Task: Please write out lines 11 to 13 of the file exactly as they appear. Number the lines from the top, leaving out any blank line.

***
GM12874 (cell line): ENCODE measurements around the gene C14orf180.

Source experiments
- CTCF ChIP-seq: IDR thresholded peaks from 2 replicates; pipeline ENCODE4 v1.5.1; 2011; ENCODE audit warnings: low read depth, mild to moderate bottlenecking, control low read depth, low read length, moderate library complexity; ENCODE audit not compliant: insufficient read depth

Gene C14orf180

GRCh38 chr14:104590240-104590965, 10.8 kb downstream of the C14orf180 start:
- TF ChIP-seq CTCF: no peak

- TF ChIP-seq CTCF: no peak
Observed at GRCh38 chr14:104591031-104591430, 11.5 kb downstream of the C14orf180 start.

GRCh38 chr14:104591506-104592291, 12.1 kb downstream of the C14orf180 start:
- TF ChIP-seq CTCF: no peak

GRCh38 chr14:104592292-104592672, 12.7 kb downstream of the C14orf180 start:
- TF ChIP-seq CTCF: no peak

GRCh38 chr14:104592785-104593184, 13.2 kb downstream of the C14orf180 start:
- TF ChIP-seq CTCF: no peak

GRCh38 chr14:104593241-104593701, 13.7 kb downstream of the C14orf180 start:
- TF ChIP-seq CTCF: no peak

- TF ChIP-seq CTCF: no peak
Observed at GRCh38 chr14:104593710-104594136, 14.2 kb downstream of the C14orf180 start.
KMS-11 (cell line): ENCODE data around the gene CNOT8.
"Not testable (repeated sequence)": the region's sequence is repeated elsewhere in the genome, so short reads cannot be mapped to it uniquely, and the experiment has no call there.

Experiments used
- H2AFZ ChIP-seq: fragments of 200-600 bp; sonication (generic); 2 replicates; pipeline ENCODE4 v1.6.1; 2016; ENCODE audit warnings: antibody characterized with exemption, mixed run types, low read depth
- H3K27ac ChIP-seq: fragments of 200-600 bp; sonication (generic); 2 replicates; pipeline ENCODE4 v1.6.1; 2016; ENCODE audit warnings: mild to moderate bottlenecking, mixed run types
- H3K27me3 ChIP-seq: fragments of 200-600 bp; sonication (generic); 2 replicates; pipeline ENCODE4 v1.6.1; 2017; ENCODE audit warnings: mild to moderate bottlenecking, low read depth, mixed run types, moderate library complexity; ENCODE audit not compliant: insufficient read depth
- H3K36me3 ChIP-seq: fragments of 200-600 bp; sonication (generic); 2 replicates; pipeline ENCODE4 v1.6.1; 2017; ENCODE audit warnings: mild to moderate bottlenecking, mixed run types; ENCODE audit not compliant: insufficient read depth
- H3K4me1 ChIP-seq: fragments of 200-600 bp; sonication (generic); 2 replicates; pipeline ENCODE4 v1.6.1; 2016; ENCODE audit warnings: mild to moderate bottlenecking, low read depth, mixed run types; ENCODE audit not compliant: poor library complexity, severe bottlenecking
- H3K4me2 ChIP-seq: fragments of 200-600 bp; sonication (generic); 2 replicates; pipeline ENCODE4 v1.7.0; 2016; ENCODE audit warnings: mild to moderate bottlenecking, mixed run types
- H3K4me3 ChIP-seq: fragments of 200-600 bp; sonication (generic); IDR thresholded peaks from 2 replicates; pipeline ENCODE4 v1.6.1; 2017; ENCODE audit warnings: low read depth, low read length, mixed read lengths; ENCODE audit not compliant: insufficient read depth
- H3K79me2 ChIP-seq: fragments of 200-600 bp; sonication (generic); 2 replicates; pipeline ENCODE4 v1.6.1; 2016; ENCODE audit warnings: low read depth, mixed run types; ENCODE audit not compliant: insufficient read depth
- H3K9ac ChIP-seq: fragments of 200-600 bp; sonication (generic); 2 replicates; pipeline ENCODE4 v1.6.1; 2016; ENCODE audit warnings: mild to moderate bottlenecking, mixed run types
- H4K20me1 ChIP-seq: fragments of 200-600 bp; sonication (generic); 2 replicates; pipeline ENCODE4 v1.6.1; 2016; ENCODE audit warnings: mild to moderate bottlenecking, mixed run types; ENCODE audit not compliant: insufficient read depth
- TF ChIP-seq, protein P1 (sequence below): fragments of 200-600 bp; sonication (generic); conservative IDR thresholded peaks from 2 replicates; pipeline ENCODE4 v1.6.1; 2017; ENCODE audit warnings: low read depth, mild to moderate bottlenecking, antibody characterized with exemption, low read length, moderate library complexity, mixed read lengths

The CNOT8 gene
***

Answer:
GRCh38 chr14:104592292-104592672, 12.7 kb downstream of the C14orf180 start:
- TF ChIP-seq CTCF: no peak

GRCh38 chr14:104592785-104593184, 13.2 kb downstream of the C14orf180 start: